Mortgages for Foreign Nationals

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Mortgages for Foreign Nationals

Mortgages for Foreign Nationals Frequently Asked Questions

Listen below as Michael Webb talks all about mortgages for foreign nationals.

All about mortgages for foreign nationals with Michael Webb. 

Can foreign nationals get a UK mortgage?

Yes, and we often deal with foreign nationals who are resident within the UK. They’ve made the United Kingdom their home and are now looking to buy a property here because they intend to stay. 

Typically you can buy property if you are resident in the UK – it’s much more complex if you’re not resident here. Usually people in this category can be classed as a high net worth individual – they have an exceptionally high salary or really high levels of assets. These clients will be looking to buy something that’s not your typical property. 

There are specialist lenders, typically private banks, that would deal with that. But it’s more common for us to work with an individual that has immigrated to the UK and is living here. In this case you’re certainly able to get a mortgage. 

What are the main considerations with a mortgage for a foreign national?

There are some key considerations, including the currency that you’re paid. Here in Suffolk we have a couple of USA air bases, Lakenheath and Mildenhall particularly, but there are others across the East of England. These have lots of American personnel who are paid in US dollars. They don’t pay UK tax on that of course because they’re paid by the United States government. But they can still get a mortgage depending on a lender’s criteria, which might include how long they’ve been in the country. 

Since Brexit, the EU regulations have changed and visitors to the UK will now have two types of status. We very commonly get asked if it’s possible to get a mortgage with pre-settled status, or if a client needs settled status in the UK to get a mortgage. The answer is that some lenders do require settled status, while others will accept pre-settled status.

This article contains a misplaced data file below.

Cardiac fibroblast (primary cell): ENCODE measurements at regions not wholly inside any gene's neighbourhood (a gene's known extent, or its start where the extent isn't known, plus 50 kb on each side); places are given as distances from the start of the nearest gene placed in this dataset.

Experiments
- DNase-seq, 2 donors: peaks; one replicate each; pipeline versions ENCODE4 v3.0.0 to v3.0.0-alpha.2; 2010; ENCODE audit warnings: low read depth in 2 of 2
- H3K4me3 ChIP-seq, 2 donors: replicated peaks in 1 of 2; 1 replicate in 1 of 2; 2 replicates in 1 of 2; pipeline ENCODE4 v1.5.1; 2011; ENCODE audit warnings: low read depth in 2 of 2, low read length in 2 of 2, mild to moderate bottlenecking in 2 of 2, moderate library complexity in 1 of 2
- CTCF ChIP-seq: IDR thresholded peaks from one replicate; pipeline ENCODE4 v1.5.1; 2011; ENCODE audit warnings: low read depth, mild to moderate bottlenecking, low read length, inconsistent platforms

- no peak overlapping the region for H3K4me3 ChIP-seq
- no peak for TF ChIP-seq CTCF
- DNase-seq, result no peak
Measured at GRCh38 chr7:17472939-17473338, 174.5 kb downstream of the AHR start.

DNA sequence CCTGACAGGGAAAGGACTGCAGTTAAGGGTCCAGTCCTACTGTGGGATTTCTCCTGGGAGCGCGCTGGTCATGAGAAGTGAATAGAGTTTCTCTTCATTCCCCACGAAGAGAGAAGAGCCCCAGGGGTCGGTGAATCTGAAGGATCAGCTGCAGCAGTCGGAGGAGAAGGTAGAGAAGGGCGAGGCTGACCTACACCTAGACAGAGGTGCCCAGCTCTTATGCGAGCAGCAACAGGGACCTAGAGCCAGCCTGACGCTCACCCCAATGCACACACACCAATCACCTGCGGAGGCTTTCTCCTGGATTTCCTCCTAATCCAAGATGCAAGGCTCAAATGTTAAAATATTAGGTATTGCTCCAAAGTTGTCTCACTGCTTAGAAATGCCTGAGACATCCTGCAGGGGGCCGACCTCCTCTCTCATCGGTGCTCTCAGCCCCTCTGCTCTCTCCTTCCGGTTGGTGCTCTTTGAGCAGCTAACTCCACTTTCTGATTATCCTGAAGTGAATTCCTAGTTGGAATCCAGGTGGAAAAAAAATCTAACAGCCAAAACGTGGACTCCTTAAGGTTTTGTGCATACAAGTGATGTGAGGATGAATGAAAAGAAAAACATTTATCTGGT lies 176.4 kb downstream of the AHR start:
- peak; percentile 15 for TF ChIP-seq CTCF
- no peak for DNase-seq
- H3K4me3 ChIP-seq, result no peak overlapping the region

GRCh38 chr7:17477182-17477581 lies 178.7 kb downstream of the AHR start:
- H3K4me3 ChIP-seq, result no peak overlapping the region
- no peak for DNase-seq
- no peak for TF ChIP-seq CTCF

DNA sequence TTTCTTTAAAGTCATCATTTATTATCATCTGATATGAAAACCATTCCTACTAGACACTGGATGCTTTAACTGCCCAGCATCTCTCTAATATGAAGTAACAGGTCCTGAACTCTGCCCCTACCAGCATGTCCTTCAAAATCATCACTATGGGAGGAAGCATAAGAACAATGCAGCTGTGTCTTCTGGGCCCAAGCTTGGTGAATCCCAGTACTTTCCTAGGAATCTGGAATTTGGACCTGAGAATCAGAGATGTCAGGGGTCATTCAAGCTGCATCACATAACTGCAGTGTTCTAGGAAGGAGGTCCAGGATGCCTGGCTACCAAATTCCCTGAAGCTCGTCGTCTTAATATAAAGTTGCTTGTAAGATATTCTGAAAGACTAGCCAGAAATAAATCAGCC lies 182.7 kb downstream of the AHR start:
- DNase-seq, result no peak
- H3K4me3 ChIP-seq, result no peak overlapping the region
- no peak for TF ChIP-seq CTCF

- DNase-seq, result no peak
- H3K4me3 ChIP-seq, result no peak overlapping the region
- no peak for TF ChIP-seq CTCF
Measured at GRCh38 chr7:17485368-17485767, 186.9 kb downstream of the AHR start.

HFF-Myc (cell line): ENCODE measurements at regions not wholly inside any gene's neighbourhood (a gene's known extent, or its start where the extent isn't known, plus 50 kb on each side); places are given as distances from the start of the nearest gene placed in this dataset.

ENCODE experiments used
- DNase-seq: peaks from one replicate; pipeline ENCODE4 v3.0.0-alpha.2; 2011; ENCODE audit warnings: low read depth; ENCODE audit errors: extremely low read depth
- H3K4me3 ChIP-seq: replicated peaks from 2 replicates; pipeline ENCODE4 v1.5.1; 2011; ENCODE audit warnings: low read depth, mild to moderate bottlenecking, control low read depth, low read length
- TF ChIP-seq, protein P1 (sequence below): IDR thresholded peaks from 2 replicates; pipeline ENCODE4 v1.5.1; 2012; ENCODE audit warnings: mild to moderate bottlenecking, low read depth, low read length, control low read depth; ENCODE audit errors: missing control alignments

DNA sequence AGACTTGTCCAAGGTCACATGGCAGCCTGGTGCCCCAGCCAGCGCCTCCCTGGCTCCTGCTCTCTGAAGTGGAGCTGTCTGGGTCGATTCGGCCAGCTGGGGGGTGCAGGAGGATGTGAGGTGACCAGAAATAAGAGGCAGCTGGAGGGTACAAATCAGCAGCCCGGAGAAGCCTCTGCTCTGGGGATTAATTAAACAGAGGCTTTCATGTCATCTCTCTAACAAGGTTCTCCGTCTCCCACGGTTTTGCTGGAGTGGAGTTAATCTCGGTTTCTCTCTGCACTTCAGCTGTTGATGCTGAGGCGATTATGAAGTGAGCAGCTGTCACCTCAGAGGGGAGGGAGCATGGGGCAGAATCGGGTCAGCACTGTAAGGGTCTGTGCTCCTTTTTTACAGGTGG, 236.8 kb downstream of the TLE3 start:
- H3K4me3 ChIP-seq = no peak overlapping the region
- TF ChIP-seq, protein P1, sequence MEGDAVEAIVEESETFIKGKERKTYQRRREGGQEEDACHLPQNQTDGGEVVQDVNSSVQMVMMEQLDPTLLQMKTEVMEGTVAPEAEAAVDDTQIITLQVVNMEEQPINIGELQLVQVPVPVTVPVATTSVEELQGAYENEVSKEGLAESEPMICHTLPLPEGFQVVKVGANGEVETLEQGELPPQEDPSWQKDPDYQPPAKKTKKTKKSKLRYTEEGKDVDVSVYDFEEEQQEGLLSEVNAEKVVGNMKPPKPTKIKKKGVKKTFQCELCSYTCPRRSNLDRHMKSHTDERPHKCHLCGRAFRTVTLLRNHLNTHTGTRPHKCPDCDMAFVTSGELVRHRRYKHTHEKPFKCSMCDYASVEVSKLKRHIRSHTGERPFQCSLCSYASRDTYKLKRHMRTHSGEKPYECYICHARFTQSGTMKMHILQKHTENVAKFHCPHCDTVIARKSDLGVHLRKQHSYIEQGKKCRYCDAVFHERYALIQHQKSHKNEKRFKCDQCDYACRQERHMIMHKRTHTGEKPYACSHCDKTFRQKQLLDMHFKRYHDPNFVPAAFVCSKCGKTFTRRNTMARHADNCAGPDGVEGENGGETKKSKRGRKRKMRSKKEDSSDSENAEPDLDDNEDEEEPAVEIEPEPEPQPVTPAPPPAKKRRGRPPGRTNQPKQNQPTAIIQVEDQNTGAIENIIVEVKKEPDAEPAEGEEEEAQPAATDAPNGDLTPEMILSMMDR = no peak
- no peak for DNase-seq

If you have pre-settled status you’re on a five-year journey and you may be quite far along now, based on when the regulations came in. So either way we can help you find a mortgage. 

What challenges are there in applying for a mortgage if you’re a foreign national?

The first thing that any applicant will need is to get their documents in order. That’s going to include your ID. Most lenders will require a mortgage broker and potentially their own underwriters or branch staff to see the originals of your ID. 

You’ll need your passport with a relevant visa for the UK, or potentially, depending on your status here, you may have a biometric ID card listing your right to remain and right to work. We would need to see the originals of both your passport and your biometric ID card. 

Obviously with some countries there are more challenges, but they would typically be dealt with via the visa system. There are different types of visas you can have in the UK, including immigration visas and highly skilled working visas. Or you could be from the EU and have pre-settled or settled status which don’t require a visa. 

USA Air Force personnel won’t have visas as they will be here on military orders. That poses another tricky element, but it’s not too difficult to get around if there’s a large enough deposit. In summary, if you’re resident within the UK it should all be fine. Issues with any potential countries would have been dealt with as part of the visa application process.

How does the process work? 

You will need to evidence your right to remain and right to work in the UK, and you’ll then need to evidence your income in the same way as any other individual. That means supplying payslips and bank statements. If you’re paid in a foreign currency and you’re paid into a foreign bank then other things may well be requested. You may need to show a much longer track record.